In OOP, static scope means the scope is linked to the class, and instance scope is linked to a specific instance of the class.
Some languages support static locals, which allow a value to be retained from one call of a function to another, however still in static scope.
As you might conclude from some other posts by me here, you can tell I'm a big fan of encapsulation.
Sometimes I use a certain instance variable within a class, only within one method. E.g. a flag indicating whether a certain method has already been called. My convention (following good standards) is to place these variables right before the function, close to their usage. Ideally, I would be able to place them within the function scope. Following the naming scheme of static locals, let's call this hypothetical scope function locals.
Darien reworded this very clearly in a comment:
Ah, so what you really want is something beyond even private protection, which is so closely protected that it is only visible to a single method within a single instance.
Now I know you could say, following the Single Responsibility Principle, this method and the associated variables should most likely be split into a separate class. To verify this - and I challenge you to do the same - I looked into some random code files and quickly found source files (even < 100 lines) where such a 'function local' could be used.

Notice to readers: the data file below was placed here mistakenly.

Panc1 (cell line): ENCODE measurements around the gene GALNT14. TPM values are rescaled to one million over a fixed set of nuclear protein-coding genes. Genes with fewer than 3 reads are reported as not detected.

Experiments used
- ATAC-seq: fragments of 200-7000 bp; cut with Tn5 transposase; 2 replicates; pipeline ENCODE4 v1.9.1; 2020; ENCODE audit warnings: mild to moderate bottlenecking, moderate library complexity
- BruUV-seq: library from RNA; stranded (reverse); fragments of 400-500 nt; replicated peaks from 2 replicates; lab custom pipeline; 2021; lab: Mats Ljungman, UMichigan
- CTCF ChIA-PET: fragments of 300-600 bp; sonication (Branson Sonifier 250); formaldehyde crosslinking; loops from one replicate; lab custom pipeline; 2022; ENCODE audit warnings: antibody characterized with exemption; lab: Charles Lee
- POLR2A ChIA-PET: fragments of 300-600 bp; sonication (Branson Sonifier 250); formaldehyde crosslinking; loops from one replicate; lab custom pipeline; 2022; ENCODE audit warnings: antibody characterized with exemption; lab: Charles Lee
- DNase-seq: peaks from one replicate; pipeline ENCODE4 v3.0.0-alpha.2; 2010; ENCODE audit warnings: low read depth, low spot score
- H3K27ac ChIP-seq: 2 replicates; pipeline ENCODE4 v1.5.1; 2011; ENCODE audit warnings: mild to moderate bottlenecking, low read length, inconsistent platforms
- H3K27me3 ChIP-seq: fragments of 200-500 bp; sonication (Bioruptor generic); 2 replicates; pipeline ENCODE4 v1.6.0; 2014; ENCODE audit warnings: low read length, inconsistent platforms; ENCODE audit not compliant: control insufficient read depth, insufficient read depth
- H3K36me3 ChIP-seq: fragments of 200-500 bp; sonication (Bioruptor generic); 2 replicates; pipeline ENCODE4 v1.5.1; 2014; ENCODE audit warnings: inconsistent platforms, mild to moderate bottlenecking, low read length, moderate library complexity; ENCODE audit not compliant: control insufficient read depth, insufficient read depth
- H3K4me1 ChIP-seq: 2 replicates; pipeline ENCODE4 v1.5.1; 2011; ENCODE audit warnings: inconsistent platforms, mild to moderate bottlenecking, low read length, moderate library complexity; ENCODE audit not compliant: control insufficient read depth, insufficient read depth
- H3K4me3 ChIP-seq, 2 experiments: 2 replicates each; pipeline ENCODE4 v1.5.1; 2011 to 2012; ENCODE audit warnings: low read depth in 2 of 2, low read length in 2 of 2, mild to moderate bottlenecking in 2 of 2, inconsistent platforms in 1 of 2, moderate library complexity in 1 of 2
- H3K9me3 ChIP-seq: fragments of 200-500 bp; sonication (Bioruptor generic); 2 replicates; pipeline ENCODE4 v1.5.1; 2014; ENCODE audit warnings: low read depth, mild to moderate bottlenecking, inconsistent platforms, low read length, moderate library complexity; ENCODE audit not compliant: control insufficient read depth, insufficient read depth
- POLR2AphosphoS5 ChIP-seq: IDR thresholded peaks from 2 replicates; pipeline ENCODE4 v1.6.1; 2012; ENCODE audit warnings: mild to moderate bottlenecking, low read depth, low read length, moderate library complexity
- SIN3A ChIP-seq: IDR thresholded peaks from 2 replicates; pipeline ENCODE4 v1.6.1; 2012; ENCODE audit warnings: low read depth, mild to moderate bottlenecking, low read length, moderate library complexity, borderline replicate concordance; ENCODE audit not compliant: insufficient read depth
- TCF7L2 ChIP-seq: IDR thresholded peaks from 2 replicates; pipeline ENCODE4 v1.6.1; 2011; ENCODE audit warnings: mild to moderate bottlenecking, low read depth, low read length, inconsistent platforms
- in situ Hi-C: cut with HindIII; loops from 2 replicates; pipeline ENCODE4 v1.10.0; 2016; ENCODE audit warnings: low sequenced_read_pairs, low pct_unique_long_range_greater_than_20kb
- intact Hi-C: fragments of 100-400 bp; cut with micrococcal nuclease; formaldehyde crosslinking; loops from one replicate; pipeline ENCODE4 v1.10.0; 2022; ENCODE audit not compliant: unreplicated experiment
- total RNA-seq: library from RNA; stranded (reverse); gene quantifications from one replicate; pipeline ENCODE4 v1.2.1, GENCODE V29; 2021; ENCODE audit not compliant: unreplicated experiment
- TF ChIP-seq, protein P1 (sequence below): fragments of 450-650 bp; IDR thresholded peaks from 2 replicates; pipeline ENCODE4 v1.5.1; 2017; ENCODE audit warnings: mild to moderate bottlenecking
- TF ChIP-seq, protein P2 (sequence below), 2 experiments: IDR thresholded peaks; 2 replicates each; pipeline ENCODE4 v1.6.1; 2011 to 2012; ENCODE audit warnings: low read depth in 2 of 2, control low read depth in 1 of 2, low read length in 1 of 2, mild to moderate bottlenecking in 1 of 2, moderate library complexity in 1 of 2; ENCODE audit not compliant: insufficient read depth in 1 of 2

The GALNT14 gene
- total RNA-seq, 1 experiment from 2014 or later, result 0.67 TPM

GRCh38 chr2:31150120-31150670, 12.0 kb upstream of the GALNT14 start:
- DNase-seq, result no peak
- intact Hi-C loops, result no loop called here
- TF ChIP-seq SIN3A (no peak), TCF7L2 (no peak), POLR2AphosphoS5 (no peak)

Actually, C# offers a solution to this for one common scenario out of the box. Auto-implemented properties hide the backing field.
This idea might be far-fetched, but somehow I feel it would make sense. Does anybody know of any language which supports this?
personalscope wouldn't be useful (read: convenient), but I feel that most of those cases could be solved in another manner that more closely relates to what you want to do. In the case of a flag for every method, you could create an associative array of flags and check
flags[fnName]because you wont have collisions on the names of functions.